Another regional event of Baishak was cattle race. Munshiganj and Manikganj were famous for this colourful fiesta. Netrakona and Brahmanbaria were well-known for bull fight and cock fight respectively.

Some of these regional events are now extinct or on the verge of extinction.

Let us now look at the bigger Baishaki festive occasions. These are Punyaha, halkhata and mela. Punyaha denotes 'a sacred day'. The zamindars of Bengal observed this day during the month of Baishak to collect land tax from their subjects. There were much pomp and grandeur at the zaminder's palace or kachari (office). On this occasion zamindars gave audience to their subjects, exchanged greetings and entertained them with sweets, betel nuts etc. Once an universal Baishaki festival, Punyaha is now extinct with the abolition of zamindary system.

It now exists only in Chittagong hill tracts. Tribal kings observe this occasion with much festivity and fanfare.

'Halkhata' was also a nation-wide celebration of Pahela Baishak. Dr Muhammad Enamul Huq rightly observed that Halkhata is the opposite side of the coin, named Punyaha. Business communities of the country up to the level of village grocers' did arrange Halkhata event almost compulsorily. It was, in fact, a necessary requisite for business in Bangladesh. Our economy was totally agriculture-oriented. In this economy cash sale is almost impossible because 80 percent of population were village-dwellers and dependent on agriculture. For this reason they did not have channels of regular flow of cash money. They did grow jute and paddy and sell them to acquire cash money. With this seasonal cash money they bought their yearly clothes and other necessary items for the whole family. So purchasing daily necessaries on credit was inevitable. That is why the Halkhata was so important. Halkhata is a suitable occasion for the consumers to clear their debts. It gives them pleasure, satisfaction and some sort of pride in the society. Business houses entertain their customers and patrons with sweets. They also decorate their shops with festoons and flowers.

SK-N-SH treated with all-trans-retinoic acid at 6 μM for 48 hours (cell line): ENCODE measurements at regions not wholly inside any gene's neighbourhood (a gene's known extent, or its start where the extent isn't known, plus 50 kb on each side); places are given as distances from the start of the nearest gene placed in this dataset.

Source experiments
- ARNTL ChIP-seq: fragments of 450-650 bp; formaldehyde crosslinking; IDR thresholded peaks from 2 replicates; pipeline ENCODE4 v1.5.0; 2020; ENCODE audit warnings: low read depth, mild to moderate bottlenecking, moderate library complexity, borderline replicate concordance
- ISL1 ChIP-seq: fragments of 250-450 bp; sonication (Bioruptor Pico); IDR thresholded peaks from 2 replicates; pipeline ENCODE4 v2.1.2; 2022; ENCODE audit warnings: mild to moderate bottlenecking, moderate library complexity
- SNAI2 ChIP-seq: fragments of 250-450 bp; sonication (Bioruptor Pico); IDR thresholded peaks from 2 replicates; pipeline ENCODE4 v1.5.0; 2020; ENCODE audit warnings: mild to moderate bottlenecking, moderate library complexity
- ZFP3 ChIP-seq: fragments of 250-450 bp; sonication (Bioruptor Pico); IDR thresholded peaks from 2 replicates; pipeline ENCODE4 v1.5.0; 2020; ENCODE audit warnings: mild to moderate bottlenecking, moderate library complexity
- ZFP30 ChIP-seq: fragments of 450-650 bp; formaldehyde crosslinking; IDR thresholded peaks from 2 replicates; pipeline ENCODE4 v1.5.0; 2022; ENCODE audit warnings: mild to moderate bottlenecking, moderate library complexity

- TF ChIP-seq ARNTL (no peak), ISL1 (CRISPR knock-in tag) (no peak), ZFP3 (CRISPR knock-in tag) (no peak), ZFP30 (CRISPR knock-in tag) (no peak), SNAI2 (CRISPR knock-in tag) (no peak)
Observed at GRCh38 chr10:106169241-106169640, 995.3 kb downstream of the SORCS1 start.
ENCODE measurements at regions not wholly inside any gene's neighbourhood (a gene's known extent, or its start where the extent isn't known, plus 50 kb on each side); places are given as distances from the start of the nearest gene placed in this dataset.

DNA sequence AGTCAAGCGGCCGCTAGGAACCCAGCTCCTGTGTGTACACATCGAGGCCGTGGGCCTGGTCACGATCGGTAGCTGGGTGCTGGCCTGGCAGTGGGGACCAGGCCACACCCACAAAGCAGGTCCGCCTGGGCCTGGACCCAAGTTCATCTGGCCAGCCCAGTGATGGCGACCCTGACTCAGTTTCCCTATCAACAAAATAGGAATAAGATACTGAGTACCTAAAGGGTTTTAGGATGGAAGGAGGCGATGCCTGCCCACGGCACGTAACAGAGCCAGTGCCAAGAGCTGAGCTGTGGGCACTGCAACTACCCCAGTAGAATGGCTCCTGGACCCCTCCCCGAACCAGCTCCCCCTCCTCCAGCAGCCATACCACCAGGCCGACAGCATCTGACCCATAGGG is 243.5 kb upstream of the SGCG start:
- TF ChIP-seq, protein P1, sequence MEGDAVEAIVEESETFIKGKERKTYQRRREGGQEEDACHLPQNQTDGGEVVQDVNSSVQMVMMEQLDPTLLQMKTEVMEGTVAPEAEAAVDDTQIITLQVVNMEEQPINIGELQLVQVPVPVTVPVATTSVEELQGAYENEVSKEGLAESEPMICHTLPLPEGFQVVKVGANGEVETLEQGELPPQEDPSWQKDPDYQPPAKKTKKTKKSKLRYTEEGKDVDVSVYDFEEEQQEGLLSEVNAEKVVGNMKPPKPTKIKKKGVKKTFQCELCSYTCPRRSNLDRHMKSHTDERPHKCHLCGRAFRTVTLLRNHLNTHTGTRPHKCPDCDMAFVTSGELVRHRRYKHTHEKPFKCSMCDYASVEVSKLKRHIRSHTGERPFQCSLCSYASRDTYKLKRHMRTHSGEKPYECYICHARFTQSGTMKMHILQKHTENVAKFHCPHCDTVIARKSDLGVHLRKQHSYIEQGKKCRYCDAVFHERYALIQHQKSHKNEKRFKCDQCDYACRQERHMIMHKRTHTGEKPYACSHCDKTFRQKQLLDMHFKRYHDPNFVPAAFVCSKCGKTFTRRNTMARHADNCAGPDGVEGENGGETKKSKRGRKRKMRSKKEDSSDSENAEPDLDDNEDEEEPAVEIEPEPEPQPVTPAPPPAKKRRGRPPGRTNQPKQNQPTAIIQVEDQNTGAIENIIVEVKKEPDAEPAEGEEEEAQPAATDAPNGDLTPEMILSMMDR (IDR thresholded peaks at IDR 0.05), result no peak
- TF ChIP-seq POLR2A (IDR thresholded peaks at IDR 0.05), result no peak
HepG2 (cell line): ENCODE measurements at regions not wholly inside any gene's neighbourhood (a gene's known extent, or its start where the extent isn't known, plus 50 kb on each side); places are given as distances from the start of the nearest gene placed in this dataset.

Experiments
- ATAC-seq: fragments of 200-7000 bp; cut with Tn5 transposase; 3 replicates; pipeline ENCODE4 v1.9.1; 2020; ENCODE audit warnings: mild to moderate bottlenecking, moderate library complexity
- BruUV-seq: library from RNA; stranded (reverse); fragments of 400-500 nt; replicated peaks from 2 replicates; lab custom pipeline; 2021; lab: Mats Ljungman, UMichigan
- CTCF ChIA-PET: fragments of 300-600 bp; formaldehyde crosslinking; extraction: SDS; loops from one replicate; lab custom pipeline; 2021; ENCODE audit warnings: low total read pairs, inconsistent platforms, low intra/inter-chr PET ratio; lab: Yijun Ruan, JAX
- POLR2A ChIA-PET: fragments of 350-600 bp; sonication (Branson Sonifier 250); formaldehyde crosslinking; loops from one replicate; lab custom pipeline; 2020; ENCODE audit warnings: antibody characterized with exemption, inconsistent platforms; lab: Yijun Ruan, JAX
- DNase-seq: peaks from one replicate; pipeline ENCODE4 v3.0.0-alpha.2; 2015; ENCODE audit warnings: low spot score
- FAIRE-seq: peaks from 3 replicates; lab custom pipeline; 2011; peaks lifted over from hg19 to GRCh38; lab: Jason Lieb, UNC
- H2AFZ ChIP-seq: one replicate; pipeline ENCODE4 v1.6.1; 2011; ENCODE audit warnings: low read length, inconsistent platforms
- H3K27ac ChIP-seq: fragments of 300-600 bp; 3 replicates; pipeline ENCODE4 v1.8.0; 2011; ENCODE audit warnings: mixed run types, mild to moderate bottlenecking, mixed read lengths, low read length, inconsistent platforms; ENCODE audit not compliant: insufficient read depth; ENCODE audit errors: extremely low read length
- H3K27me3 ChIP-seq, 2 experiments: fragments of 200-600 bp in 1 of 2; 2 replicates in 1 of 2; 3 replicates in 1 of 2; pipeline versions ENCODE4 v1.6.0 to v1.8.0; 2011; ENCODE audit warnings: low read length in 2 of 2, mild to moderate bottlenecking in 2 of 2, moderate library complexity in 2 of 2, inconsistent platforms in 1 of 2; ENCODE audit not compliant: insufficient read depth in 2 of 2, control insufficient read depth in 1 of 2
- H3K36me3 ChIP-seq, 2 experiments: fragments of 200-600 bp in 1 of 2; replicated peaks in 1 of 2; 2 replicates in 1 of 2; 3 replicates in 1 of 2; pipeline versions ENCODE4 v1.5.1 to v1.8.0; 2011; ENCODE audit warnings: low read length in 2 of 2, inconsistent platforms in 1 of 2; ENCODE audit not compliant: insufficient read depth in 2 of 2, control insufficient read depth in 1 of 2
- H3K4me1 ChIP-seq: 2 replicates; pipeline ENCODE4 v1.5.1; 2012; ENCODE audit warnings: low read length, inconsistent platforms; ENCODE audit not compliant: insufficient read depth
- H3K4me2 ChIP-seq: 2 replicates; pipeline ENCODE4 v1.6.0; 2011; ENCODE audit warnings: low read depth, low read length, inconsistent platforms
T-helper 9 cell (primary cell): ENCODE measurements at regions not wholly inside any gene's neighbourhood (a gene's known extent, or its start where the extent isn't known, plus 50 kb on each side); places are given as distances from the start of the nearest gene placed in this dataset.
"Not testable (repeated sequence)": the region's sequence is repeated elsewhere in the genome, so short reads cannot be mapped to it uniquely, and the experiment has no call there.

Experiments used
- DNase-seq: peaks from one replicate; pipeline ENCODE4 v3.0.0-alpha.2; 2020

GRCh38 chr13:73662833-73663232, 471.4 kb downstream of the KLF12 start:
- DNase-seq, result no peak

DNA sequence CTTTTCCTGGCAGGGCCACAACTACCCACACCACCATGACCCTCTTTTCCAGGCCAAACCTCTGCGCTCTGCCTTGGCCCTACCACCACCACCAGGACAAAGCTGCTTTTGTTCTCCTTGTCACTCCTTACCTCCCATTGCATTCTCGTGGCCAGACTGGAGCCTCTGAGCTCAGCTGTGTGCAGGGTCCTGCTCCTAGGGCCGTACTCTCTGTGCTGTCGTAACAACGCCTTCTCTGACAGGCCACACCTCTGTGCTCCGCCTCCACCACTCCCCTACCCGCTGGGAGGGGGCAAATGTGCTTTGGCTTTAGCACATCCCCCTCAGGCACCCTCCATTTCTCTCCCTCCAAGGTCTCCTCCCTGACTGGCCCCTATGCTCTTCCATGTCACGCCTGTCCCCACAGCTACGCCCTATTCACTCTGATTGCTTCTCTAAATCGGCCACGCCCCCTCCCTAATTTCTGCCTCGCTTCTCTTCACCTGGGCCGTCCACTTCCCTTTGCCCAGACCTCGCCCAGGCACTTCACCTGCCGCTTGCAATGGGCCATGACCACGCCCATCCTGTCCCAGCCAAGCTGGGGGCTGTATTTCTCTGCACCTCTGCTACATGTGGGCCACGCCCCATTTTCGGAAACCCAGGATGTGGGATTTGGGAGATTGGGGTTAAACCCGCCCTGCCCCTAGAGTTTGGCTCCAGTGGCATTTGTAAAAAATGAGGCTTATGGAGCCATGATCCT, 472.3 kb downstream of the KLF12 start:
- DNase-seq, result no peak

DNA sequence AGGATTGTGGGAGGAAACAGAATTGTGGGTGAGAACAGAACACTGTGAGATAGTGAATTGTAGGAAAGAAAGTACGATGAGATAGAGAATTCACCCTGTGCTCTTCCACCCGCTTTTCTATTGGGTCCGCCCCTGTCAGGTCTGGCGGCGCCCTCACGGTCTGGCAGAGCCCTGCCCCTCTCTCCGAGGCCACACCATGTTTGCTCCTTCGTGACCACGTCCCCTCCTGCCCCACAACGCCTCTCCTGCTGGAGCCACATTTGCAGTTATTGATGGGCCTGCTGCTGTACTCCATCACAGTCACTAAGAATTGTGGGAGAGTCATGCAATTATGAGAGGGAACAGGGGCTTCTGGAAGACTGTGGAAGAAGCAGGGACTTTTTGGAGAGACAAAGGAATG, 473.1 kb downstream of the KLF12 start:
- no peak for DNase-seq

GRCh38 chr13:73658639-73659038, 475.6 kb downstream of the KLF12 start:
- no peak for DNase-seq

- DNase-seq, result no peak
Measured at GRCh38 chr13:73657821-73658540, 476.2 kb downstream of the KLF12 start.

After the independence of Bangladesh, our economy has grown more or less on a capitalist path and a large number of cash money-holding consumers have emerged. This situation reduces the importance of Halkhata.

From earliest times, the Mela (fair) was a main component of Baishaki observances. This component has thrived qualitatively. It is believed that nearly three hundred fifty melas are now organised in Bangladesh during the month of Baishak. Baishaki Mela organised by BSCIC in Dhaka is spatially massive and temporally lengthy.

Baishaki celebrations have played a politically significant and culturally decisive role in Bangladesh. During the semi-colonial Pakistani period, Bangalees faced a stiff resistance in organising the Bengali new year's day. In the face of this negative stance by the then central government, Bengali scholars and cultural activists put forward the argument that Bengali era was introduced by Emperor Akbar and that its Muslim connection was very strong. Pakistani rulers, particularly the military regime of Ayub Khan, did not pay any heed to these arguments. On the contrary, the autocratic regime imposed ban on Rabindra Sangeet (Tagore song) in 1967. This culturally repressive role of the then central Pakistani government infuriated the Bengalees. And it added a political dimension to cultural emancipation. During this year (1967) Chayanaut, a leading cultural organisation of the country, organised the Pahela Baishakh celebration at Ramna garden. It was a neat function attended by a modest-size audience. But this function was to enkindle a new spirit among the Bengalis. In fact, this initiative had sharpened the Bengali identity and added fuel to the growing Bengali nationalism.

After the emergence of Bangladesh, Chayanaut's Bengali new year celebrations at Ramna Batamul have become phenomenal. These have been massive and ever increasing. It is in fact, a great historic festival and only national secular cultural festival of the country. It is interesting to note that Bengali new year day celebrations of olden time were rather small, localised and group-based folk events and observed only in idyllic rural surroundings. Now the tradition has changed. The present-day, urban revival of the new year's celebration is a case in point. The old rituals and local events have had a rebirth as a grand national festival. Its role of protests against religious fundamentalism and autocratic regimes is still very pronounced. The unique Nababarsha parade and its masks are a critique on social injustices and other ills of society. So, it has a perennial significance.

Shamsuzzaman Khan is a former DG of National Museum